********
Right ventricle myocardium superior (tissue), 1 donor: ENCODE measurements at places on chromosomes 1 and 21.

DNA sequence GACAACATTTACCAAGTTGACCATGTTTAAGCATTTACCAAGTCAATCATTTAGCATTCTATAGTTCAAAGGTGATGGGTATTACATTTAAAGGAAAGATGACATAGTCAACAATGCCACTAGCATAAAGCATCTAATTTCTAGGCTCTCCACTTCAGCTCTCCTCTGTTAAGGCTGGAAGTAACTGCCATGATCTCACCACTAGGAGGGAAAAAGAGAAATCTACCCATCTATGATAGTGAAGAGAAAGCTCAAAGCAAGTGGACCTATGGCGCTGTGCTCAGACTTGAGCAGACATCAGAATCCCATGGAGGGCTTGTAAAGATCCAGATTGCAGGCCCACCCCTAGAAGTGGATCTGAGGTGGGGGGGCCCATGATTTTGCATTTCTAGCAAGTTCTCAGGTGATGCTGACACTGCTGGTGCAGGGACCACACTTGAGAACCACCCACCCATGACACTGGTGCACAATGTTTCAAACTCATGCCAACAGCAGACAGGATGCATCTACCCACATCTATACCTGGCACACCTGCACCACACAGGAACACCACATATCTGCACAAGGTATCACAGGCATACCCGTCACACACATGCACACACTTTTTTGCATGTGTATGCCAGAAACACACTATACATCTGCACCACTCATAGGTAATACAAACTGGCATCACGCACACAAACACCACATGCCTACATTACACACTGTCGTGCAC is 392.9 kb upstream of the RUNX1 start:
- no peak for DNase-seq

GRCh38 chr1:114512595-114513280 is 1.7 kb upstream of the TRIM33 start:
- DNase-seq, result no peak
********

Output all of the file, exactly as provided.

Right ventricle myocardium superior (tissue), 1 donor: ENCODE measurements at places on chromosomes 1 and 21.

DNA sequence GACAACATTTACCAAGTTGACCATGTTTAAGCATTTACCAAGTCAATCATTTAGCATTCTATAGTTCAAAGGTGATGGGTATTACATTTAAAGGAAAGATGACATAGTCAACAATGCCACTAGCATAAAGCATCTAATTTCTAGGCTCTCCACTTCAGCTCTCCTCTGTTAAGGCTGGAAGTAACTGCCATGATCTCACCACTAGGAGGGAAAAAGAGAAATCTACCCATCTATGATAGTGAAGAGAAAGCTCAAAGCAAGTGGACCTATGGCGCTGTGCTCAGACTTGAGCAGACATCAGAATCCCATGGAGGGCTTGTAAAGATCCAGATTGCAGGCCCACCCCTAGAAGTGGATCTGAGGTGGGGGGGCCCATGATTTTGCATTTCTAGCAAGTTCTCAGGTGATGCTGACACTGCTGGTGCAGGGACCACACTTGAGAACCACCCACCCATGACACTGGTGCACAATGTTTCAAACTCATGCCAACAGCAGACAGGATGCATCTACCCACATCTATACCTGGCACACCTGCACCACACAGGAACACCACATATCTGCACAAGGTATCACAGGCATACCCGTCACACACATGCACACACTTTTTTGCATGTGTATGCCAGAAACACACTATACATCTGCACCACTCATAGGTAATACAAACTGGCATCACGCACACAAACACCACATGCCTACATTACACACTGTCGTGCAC is 392.9 kb upstream of the RUNX1 start:
- no peak for DNase-seq

GRCh38 chr1:114512595-114513280 is 1.7 kb upstream of the TRIM33 start:
- DNase-seq, result no peak